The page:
Democrats Support Prisoner Abuse, Hate Our Soldiers

Well, that’s what the campaign ads are going to say, anyway.

From the AP:

The 365-50 roll call Thursday by which the House approved a resolution condemning the abuses of Iraqi prisoners while commending the members of the U.S. Armed Forces serving in Iraq .

A “yes” vote is a vote to approve the resolution.

Voting “yes” were 151 Democrats, 213 Democrats and one independent.

Voting “no” were 49 Democrats and one independent.

I’m sure that was supposed to be “213 Republicans.” One wonders why the 49 Democrats and one independent voted against the resolution, though, given how it will certainly be portrayed. Obviously, they don’t not condemn the abuses. Don’t commend the armed forces? I’m sure a few of them don’t, but I can’t imagine they’d want to go on the record. Certainly not 50 of them.

The entire delegations, regardless of party, of both Virginia and Alabama, my “home” states, are firmly opposed to abusing prisoners and four square in favor of our boys in uniform. Way to take a stand!

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James Joyner
About James Joyner
James Joyner is Professor and Department Head of Security Studies at Marine Corps University's Command and Staff College and a nonresident senior fellow at the Scowcroft Center for Strategy and Security at the Atlantic Council. He's a former Army officer and Desert Storm vet. Views expressed here are his own. Follow James on Twitter @DrJJoyner.

Comments

  1. Thorley Winston says:

    Unfortunately three of the eight representatives from my State – McCollum, Sabo, and Oberstar voted against the troops and in favor of prisoner abuse.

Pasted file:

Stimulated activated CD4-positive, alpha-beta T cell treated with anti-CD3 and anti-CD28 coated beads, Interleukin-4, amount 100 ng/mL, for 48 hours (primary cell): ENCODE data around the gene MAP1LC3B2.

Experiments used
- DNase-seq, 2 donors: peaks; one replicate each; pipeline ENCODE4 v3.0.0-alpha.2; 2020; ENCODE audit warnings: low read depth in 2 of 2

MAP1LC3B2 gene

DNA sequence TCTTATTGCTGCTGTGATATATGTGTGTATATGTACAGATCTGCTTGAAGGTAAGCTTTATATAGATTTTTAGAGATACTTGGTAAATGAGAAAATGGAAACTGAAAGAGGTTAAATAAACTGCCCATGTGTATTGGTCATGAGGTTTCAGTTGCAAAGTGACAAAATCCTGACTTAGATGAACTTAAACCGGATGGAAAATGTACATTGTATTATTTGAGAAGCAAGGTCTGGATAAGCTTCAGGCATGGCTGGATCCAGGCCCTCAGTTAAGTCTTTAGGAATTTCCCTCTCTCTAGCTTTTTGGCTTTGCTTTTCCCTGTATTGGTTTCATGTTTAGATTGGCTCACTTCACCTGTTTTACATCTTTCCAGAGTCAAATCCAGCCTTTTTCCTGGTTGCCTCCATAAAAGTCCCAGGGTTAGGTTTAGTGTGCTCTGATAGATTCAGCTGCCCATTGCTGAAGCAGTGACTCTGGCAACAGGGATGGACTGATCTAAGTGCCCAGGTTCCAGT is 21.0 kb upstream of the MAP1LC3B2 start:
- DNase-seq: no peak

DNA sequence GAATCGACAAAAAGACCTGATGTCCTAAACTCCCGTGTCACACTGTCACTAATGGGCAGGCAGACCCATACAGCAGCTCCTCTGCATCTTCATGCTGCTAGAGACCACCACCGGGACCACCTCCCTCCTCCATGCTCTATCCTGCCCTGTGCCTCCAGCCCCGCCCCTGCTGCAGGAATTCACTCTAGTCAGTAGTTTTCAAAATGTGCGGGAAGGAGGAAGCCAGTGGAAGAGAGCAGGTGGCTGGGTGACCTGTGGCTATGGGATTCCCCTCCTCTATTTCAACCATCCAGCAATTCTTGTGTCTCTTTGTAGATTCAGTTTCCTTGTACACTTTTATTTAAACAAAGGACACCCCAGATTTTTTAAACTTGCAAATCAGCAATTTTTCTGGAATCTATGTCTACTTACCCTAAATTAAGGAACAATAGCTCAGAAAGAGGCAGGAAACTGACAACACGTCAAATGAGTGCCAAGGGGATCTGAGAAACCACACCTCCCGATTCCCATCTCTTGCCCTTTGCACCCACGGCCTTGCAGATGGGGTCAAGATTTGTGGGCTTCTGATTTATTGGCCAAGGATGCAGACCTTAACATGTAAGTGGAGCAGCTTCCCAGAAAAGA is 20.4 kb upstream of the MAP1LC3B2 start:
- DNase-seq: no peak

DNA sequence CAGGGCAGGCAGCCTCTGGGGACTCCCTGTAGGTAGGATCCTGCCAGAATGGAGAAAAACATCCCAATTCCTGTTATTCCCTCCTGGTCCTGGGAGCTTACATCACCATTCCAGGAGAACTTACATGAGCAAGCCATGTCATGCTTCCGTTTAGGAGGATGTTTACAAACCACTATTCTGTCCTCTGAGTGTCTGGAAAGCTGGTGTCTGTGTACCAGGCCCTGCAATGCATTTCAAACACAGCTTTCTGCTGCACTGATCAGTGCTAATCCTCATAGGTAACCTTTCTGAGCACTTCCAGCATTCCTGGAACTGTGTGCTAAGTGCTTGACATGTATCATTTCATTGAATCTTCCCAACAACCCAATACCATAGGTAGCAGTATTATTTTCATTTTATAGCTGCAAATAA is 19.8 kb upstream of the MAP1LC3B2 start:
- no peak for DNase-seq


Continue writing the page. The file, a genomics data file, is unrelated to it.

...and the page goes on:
Kudos to Gutknect, Kennedy, Kline, Ramstad, and Peterson for doing the right thing.

  2. This isn’t an issue that really cuts to party line but I fear it’s going to spin off onto one as the Democrats clamor for Rumsfeld’s scalp (better his than Cheney’s: Rumsfeld has more HAIR) and the Republicans react due to election year silliness in digging in their heals defending Rumsfeld. No one an deny he has been a great public servant over the years. But like most ISSUES in American politics we eventually get sidetracked on the smaller issues. Clearly we’re in the middle of a polarizing realignment and every issue becomes a hub for it.

  3. Dodd says:

    This article can’t get anything right. It isn’t Bernie Sanders (Socialist) – who’s always identified as “an independent” even though he has a party registration. He voted Yes. This so-called “independent” “Nay” was Republican Ron Paul, who voted that way, no doubt, out of consistency.

  4. Zayphar says:

    Due to Gerrymandering, there are so many Representatives (both Democratic and Republican) that have stone cold locked steats (i.e. >70% of the vote), that they don’t have to worry about being too far right or too far left.

    They can feel free to espouse the most extreme positions without any fear of retribution at the polls.

    Peace and Freedom for an Independent Iraq!
    .

  5. Voxxy says:

    I am sad to say that every Democrat in my state’s delegation, including Kucinich, Tubbs-Jones, and Brown, voted against the resolution…but what else can I expect from them?

  6. Attila Girl says:

    I always think these symbolic votes are so silly.

    “The U.S. Congress votes to stomp its little feet.”